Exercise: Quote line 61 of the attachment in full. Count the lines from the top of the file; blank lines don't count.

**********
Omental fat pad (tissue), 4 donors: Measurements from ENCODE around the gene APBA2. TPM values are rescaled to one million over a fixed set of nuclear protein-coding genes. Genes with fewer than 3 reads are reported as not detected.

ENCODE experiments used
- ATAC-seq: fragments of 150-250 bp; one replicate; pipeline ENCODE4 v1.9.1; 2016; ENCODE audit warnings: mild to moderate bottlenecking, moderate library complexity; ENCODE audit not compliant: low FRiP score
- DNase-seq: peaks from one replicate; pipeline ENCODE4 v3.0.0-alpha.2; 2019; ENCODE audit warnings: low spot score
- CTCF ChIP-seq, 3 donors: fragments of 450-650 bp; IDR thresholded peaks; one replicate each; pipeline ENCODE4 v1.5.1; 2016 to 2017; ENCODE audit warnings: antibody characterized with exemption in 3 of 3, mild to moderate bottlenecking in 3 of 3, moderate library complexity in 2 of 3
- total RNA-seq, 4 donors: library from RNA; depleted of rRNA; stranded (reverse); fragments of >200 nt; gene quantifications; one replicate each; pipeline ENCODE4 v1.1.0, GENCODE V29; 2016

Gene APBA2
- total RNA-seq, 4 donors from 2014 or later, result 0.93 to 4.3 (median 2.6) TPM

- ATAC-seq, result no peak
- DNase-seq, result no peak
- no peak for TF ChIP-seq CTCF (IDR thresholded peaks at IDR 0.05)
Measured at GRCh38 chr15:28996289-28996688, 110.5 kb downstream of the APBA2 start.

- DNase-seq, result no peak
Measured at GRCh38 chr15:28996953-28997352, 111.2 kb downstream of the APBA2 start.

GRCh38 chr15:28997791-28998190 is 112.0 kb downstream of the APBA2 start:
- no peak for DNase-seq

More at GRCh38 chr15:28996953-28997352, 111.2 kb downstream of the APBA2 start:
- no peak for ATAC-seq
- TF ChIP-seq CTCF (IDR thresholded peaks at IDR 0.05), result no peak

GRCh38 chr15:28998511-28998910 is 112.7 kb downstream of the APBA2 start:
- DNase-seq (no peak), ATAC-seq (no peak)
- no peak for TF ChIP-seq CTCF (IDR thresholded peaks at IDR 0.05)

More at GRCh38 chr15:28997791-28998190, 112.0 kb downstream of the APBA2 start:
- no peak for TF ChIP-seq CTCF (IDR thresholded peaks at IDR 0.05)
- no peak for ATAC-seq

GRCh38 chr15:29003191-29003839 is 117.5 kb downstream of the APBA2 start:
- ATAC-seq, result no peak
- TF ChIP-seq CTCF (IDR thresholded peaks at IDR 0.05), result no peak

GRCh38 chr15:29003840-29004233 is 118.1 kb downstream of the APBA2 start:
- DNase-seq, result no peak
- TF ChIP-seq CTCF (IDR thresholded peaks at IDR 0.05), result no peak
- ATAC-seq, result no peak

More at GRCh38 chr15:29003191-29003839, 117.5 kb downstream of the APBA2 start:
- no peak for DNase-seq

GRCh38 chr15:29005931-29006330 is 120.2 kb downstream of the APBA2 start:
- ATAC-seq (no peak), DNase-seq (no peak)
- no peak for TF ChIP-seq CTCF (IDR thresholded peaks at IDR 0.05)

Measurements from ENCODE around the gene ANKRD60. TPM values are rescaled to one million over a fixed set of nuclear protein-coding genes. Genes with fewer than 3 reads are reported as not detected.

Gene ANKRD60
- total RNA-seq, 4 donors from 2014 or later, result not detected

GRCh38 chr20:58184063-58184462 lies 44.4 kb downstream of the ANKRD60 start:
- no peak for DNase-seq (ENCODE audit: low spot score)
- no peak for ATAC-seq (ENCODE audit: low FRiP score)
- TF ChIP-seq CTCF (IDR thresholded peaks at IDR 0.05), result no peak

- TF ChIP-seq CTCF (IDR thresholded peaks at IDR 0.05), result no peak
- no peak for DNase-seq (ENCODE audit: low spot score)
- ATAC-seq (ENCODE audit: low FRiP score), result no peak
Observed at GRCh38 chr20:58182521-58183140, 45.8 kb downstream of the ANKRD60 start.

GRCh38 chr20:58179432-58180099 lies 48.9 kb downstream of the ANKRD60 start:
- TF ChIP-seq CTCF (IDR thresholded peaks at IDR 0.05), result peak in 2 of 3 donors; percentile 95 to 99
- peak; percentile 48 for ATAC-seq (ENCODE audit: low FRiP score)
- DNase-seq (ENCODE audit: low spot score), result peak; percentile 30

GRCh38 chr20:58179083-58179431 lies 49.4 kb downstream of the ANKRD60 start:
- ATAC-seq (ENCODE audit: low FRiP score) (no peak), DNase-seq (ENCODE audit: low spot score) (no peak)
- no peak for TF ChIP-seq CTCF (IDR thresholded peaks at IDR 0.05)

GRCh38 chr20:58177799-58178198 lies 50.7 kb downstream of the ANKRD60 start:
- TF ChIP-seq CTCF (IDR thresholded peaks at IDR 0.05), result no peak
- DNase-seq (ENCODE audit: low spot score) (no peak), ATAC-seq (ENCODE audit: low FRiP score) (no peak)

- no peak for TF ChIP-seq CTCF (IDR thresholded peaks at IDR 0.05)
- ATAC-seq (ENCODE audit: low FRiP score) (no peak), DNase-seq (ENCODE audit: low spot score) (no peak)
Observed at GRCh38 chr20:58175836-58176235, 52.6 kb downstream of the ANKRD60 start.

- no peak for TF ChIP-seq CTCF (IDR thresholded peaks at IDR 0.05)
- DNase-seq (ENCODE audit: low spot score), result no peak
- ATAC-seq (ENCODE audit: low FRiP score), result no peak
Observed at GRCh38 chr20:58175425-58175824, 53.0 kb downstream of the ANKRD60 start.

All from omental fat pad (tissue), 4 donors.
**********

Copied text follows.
Observed at GRCh38 chr20:58175836-58176235, 52.6 kb downstream of the ANKRD60 start.